“People’s panels are really good at helping working through challenging trade-offs in a particular area of policy making in a society. If you think about the affordable housing debate, you see that there are these trade-offs everywhere. For example, people want their own home to go up in value as much as possible. But they want the [future] houses of their children to fall to an affordable price. Those two things aren’t necessarily consistent so how do you work through that trade-off?”
Cr Olivia Ball said it was time to cast a wider net of viewpoints.
Deliberative democracy processes are often used and most useful for wicked problems such as this. We want the peoples’ input, we want to think more broadly and more laterally on this very important question. The time and resources we will put into this is a reflection of the priority for this council.
As a local government the City of Melbourne do not play a major role in housing policy, however part of the panel’s role includes providing recommendations for what they should be advocating for to the state and federal governments.
The decision to create the panel is being seen as a win by advocates of deliberative democracy, a school of thought that claims political decisions should be the product of fair and reasonable discussion and debate among citizens.
One proponent, Dr Stan Capp – president of CBD residents’ group EastEnders – has for several years argued the City of Melbourne needed to better engage the community in decision-making.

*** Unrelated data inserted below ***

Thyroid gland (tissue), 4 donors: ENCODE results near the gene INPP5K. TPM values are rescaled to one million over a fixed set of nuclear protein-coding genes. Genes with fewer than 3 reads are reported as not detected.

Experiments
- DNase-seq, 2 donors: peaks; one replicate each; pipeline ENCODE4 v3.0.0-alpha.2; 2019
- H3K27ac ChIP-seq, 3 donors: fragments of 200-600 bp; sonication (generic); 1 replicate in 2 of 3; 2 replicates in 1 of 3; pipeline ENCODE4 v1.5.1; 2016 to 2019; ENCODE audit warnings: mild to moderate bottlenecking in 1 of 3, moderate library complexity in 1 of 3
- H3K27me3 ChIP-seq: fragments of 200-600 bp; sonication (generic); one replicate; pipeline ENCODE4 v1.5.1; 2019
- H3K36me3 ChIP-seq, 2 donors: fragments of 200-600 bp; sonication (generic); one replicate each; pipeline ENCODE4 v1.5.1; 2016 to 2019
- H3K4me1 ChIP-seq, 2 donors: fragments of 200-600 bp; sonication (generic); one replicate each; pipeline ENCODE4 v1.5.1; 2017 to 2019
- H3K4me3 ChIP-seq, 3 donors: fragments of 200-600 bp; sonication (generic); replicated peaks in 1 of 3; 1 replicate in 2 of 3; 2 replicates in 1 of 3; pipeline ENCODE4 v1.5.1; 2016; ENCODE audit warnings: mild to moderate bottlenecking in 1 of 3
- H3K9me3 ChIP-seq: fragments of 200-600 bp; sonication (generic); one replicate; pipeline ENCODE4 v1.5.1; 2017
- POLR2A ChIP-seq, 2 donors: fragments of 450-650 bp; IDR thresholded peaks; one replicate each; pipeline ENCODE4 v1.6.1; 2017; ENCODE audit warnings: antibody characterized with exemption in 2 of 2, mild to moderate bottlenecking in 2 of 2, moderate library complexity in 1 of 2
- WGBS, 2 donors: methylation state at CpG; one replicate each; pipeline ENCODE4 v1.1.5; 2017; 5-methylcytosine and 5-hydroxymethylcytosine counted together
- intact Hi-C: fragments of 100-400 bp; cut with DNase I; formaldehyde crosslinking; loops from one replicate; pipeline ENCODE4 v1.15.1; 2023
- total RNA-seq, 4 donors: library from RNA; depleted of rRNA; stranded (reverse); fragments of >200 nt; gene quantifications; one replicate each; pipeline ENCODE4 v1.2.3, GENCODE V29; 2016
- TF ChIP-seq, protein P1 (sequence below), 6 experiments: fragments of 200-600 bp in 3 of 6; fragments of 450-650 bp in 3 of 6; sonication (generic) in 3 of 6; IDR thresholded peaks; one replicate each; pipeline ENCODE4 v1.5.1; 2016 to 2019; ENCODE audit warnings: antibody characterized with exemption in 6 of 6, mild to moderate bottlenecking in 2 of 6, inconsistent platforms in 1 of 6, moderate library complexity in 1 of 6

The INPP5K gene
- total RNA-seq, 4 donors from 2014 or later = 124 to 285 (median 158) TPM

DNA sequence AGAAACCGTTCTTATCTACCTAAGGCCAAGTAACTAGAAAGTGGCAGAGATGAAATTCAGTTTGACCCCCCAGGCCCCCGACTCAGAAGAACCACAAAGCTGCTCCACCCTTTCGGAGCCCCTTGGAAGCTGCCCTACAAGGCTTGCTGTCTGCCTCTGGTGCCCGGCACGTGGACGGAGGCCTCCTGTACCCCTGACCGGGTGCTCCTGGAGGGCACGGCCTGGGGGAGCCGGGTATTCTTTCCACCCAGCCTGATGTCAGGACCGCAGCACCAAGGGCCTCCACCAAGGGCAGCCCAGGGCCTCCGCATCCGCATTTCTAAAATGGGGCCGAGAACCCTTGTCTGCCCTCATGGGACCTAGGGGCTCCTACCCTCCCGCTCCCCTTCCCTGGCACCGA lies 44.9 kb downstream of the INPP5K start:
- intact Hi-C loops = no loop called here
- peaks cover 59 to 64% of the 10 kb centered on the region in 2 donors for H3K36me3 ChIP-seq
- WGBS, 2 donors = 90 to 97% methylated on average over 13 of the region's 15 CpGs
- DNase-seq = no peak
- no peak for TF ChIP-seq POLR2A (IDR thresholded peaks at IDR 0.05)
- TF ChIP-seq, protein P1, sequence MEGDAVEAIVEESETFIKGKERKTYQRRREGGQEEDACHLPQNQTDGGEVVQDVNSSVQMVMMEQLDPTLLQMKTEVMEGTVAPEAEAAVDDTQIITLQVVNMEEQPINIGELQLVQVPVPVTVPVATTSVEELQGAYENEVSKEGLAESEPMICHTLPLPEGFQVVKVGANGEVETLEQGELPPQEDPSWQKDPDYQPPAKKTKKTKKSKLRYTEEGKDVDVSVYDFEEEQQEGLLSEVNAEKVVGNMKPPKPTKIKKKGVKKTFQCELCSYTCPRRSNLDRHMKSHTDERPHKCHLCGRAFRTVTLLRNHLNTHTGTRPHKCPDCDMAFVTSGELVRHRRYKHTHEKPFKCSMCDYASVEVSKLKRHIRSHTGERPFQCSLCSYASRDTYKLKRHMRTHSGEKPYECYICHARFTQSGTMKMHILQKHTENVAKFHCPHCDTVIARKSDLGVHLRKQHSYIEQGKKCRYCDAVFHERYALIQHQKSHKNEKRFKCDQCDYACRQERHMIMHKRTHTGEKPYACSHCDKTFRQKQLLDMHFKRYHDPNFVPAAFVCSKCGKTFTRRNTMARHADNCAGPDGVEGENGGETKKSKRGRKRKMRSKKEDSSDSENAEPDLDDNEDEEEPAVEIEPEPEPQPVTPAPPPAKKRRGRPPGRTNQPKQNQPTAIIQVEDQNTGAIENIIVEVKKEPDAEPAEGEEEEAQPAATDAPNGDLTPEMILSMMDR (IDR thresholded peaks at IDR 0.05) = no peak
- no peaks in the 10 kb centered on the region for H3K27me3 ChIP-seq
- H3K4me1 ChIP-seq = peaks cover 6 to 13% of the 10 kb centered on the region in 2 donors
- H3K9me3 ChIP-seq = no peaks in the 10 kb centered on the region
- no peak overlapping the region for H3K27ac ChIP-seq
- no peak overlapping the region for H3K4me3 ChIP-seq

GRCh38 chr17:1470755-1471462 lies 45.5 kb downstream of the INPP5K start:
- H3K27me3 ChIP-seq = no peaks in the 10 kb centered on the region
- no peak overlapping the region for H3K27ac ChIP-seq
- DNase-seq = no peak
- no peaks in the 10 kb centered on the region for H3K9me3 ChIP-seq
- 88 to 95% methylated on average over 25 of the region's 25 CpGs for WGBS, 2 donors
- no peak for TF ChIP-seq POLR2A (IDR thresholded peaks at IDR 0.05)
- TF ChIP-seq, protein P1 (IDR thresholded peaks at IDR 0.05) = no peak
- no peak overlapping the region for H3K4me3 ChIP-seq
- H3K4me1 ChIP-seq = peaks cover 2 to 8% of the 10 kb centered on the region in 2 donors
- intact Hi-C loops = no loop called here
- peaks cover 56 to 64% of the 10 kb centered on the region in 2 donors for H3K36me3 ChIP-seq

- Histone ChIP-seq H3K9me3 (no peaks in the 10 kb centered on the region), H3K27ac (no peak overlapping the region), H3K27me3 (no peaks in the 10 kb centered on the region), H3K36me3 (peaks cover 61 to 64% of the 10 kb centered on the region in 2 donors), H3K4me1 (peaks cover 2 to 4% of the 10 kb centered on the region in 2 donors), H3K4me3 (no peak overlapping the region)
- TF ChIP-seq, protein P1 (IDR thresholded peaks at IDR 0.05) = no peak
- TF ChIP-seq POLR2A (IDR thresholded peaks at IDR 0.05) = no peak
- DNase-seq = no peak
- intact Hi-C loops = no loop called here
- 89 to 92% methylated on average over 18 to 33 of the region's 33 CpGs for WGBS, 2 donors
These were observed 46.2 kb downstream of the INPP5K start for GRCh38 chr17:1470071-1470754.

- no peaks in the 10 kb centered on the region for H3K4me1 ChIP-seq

Dr Capp (no relation to Lord Mayor Sally Capp), a former CEO of Southern Health, completed a doctoral thesis in 2001 on public healthcare in which a key focus was on community engagement.
He has previously been critical of a council-established people’s panel for the Queen Victoria Market (QVM), which involved non-impartial parties such as traders, which he argued was “poorly structured and had predictably disappointing outcomes”.
However, he was “extremely positive” about the Affordable Housing People’s Panel and congratulated those involved in establishing it.
“The paper being presented sets out the issues well and correctly identifies the importance of the question and remit, the need for independent randomly selected panellists and a commitment by the council to include recommendations to the maximum extent possible in future decision making,” he said.
As part of the panel process, the council also committed to identifying where it can’t incorporate a recommendation by the 40-strong group and “clearly explain why”.
Dr Capp said this was “good practice”, adding, “[The panel] will demonstrate a ‘proof of concept’ of an approach that the City of Melbourne should embed in its decision making on matters of significant complexity.”
“The use of this strategy in dealing with the complex issue of affordable housing is an excellent opportunity to utilise this model of deliberative democracy and a well-designed evaluation tool should be adopted to make sure that any learnings are identified and will inform future panels.” •